Friday, September 02, 2011

The limits

In a previous post, I pooh-poohed the notion of "limited government" in the Libertarian sense of the word (basically a return to 1776 when the U.S. government consisted of the War Department and the Post Office, and the Libertarians aren't so sure about the Post Office thing). I pointed out that there has not been a single democracy on the face of this planet within the past fifty years that has voted for "limited government", and thus the only way you could have "limited government" in the Libertarian sense of the word is the old fashioned Pinochet way -- by imposing it at gunpoint.

But once you admit that "limited government" in the Libertarian sense of the word is a lost cause because every junkie has a mother and a brother who want him protected from himself, every 18 year old has a father who wants certain things outlawed to maybe keep said 18 year old living long enough to have some sense, and so forth, then you have to wonder: What are the limits of power?

There's two answers to this question:

  1. The majority in a democracy will not knowingly vote for laws that oppress the majority. And if they unknowingly vote for such laws, as long as it remains a democracy such laws will get repealed. Thus I don't think we need to fear that the majority in a democracy will vote that all citizens be terminated at age 65 in order to save on Medicare costs, because, after all, everybody eventually reaches age 65.
  2. The majority in a democracy, like the majority everywhere, fear violence and conflict and will not knowingly pass laws that oppress a large enough minority that widespread civil disorder is the result.
The end result is that in a democracy, you have significant barriers to the sort of widespread tyranny that you see in most non-democracies. Lest you point out the sad history of racial discrimination and segregation in the South, I'll just point out that it was enforced via the same means that any other such regime of terror is enforced: it was imposed at (white) gunpoint, not by the vote of the majority of the citizens of those states.

Okay, so now let's talk about taxes. If there are no fundamental restrictions on taxes, what will keep the majority from, say, voting to impose a 100% tax on the 100 richest people in America?

Well, first of all, the 100 richest people in any nation don't produce a significant amount of economic output (output is produced by workers, not by executives, who merely reap the benefits of the work that the workers do), so it'd be a one-time redistribution of capital. Because the majority of workers produce the majority of the nation's income -- workers own only 51% of the nation, but earn 78% of the nation's income -- the majority in a democracy will never impose confiscatory taxes upon the majority, because the majority is *them*. In short, what limits taxation in a democracy is the simple fact that the majority of the income is earned by workers, and thus taxing a minority won't raise sufficient money to run the big government that the majority wants even if the majority taxed that minority at 100%. Sooner or later they'd have to raise their own taxes, because they're earning most of the income.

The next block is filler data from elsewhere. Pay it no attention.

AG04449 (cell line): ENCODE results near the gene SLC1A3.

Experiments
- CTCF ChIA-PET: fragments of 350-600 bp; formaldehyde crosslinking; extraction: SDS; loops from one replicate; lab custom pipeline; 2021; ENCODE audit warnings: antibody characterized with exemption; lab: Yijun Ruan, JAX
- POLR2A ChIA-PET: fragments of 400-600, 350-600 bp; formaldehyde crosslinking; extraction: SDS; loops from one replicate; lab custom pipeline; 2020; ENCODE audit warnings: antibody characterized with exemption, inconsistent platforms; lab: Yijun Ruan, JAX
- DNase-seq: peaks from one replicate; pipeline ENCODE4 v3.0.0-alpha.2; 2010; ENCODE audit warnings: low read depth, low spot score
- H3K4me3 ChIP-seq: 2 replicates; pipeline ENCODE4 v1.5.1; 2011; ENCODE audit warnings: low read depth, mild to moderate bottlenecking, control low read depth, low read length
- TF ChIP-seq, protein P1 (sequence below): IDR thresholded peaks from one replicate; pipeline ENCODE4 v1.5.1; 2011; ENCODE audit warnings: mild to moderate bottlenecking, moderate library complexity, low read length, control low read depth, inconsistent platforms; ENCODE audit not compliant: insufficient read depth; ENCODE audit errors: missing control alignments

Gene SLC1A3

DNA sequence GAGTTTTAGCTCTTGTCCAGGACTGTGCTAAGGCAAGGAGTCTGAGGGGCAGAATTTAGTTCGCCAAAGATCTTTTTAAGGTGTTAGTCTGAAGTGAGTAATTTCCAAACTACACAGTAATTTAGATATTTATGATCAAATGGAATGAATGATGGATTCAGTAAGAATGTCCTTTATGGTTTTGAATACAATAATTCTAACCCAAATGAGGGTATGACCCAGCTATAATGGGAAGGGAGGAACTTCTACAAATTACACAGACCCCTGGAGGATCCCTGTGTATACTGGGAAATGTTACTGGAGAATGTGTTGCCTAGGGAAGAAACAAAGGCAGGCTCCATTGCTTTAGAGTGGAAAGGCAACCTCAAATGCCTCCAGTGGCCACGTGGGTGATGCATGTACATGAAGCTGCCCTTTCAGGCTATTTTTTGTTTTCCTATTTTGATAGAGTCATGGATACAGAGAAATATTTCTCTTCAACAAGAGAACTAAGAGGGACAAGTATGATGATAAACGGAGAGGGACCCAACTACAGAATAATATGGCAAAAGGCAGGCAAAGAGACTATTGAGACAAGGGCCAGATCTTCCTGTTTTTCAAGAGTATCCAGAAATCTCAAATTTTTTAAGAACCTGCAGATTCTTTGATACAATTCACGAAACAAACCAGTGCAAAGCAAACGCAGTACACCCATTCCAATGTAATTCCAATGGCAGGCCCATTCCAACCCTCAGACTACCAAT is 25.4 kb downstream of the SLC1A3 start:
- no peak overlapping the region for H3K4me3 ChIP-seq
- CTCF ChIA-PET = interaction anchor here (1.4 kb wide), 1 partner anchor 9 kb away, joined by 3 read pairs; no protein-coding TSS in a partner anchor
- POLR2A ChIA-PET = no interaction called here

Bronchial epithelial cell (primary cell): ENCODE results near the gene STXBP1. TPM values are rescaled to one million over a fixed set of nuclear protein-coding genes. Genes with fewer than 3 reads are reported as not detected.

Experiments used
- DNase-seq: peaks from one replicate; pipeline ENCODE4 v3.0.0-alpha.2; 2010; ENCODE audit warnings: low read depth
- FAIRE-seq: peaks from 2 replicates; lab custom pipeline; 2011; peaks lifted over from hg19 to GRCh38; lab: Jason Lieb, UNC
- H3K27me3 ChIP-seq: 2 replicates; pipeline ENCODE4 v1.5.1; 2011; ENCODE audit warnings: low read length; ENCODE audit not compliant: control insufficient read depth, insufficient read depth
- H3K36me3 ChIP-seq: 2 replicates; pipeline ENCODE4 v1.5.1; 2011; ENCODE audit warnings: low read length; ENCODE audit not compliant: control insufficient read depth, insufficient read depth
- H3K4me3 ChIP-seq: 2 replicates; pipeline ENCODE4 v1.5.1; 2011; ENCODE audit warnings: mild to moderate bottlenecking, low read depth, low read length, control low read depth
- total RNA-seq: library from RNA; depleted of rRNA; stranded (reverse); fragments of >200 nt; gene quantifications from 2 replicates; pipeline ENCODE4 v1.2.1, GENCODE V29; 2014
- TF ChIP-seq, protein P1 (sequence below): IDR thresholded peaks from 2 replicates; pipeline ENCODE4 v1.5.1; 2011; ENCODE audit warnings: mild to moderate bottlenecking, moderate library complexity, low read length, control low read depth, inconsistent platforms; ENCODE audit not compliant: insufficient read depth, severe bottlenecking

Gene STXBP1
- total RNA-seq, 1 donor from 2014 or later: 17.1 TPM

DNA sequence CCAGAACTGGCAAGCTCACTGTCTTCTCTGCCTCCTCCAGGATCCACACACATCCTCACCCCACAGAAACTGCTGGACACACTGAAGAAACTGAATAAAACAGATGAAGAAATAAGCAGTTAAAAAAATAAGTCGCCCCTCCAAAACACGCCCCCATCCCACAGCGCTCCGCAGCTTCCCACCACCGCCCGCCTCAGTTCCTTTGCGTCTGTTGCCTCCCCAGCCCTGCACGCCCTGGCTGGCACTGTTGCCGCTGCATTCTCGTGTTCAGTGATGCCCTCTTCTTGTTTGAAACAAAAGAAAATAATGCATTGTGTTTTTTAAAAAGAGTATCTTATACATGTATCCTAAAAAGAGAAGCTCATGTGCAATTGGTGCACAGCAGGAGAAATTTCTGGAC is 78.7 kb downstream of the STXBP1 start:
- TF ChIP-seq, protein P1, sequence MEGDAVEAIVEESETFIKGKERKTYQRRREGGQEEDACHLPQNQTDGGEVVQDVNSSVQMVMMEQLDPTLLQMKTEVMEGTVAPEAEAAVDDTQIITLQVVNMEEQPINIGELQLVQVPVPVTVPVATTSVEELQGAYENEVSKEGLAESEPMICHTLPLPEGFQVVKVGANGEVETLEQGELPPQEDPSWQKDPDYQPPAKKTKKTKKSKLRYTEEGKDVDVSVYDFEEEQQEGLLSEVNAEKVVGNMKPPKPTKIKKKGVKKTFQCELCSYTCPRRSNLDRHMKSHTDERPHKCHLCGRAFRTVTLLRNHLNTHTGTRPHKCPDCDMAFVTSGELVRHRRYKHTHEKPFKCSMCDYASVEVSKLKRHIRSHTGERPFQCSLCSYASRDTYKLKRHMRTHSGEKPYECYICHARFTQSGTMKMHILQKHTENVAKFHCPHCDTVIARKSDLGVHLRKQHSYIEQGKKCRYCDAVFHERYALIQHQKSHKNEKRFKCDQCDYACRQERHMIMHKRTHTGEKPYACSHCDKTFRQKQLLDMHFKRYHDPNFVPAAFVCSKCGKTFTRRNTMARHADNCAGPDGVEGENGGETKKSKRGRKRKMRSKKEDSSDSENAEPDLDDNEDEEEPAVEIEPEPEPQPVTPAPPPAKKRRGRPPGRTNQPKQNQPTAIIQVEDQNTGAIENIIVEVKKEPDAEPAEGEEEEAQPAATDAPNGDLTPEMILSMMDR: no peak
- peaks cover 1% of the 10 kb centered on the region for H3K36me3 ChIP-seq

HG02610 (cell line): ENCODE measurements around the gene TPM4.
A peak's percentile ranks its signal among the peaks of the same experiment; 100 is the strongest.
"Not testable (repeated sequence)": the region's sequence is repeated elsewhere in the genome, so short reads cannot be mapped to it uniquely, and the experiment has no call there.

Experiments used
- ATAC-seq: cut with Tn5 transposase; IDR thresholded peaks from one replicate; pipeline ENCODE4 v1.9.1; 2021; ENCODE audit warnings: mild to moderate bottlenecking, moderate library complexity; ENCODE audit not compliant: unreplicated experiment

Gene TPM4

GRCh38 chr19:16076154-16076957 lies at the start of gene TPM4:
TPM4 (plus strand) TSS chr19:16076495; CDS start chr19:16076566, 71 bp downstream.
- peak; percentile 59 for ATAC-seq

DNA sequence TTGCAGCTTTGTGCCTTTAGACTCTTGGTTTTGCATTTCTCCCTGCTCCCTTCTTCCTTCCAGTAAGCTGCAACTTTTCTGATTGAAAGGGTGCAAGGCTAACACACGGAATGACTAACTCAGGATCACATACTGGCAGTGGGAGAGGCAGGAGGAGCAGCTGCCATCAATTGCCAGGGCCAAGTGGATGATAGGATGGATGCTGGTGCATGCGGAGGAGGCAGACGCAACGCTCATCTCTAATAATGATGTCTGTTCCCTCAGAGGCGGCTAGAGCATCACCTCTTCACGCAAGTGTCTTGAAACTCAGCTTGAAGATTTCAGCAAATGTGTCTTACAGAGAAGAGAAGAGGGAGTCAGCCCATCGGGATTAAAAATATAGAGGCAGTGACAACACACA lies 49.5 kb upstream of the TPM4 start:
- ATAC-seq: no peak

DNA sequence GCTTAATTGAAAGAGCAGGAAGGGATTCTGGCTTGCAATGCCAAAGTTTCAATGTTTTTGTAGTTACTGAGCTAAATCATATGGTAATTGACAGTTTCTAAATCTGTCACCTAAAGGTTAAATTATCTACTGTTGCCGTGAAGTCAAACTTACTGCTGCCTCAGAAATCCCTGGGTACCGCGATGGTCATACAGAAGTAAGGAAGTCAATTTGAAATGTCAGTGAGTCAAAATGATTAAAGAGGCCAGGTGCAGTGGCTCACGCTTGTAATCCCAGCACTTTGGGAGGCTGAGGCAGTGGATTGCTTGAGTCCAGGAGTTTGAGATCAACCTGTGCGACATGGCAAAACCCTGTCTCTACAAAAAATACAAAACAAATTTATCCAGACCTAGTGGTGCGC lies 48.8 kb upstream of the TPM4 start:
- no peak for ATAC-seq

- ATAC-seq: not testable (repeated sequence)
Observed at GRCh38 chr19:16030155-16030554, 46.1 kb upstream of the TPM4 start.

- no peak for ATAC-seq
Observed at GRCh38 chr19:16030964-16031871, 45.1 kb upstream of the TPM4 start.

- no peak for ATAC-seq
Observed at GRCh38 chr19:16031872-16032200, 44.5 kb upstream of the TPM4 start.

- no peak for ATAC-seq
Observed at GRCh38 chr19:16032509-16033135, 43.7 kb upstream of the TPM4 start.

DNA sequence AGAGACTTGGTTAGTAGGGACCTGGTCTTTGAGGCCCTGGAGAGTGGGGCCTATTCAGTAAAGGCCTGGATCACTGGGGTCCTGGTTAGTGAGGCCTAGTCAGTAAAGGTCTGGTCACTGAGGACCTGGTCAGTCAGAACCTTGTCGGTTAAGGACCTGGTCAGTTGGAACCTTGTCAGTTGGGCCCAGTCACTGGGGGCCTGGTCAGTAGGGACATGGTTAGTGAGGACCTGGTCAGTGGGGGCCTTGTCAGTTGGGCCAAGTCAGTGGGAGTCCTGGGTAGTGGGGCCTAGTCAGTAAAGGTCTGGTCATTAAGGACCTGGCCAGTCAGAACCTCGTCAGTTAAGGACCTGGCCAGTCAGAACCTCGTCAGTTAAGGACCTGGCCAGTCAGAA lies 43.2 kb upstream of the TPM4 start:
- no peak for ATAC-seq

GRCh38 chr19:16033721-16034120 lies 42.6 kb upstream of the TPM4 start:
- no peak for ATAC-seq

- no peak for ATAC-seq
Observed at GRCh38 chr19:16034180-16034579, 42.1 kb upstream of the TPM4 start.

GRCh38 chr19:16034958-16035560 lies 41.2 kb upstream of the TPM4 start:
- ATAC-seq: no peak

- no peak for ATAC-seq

In short, what limits taxes in a democracy is low income inequality. If the worker majority are rewarded with a fair amount of the income that they produce for the ownership class, they will not impose confiscatory taxes on the ownership class because confiscatory taxes on the ownership class simply won't accomplish anything. It is only when the ownership class decides to get greedy and grab 49% of the assets of the nation despite being only 1% of the nation's population that suddenly they have to worry about confiscatory taxes being levied against them by the working majority -- at which point I have to say, they have nobody to blame but themselves, yo.

BTW, this is also why the worker majority won't award themselves unlimited welfare -- they'd have to tax themselves to provide it, so what's the point? -- but that's another right wing anti-democracy talking point to destroy at some point in the future.

-- Badtux the Democracy Penguin


  1. Income inequality can be a very motivating force for change.

  2. BTW, this is also why the Reagan Republican notion of a free lunch (you can have government services you want, without paying for them!) is toxic to long-term Republican goals. Once you divorce receiving the service from paying for the service, the majority looks around and says, "hey, I want me some of that free lunch!" and votes in all those services. Then when the bill comes due, well. It's like what Willie Sutton replied, when asked why he robbed banks. The majority will end up taxing the wealthy first because, well, that's where the money is. Duh :).

    In short, (most) rich people are dumb to have ever pushed that Reagan free lunch stuff under the rubric of "starving the beast". But we already knew that. Paris Hilton, anybody?

    - Badtux the Snarky Penguin

  3. Americans have the government they deserve. But I'm against help New Orleans anymore, it's time for the East Coast to get some help for a change.

  4. Dickens 101: Please Sir may I have another cup of gruel?

  5. "People vote for Democrats so they can get stuff, and Republicans so they don't have to pay for it." - Charles McCollum


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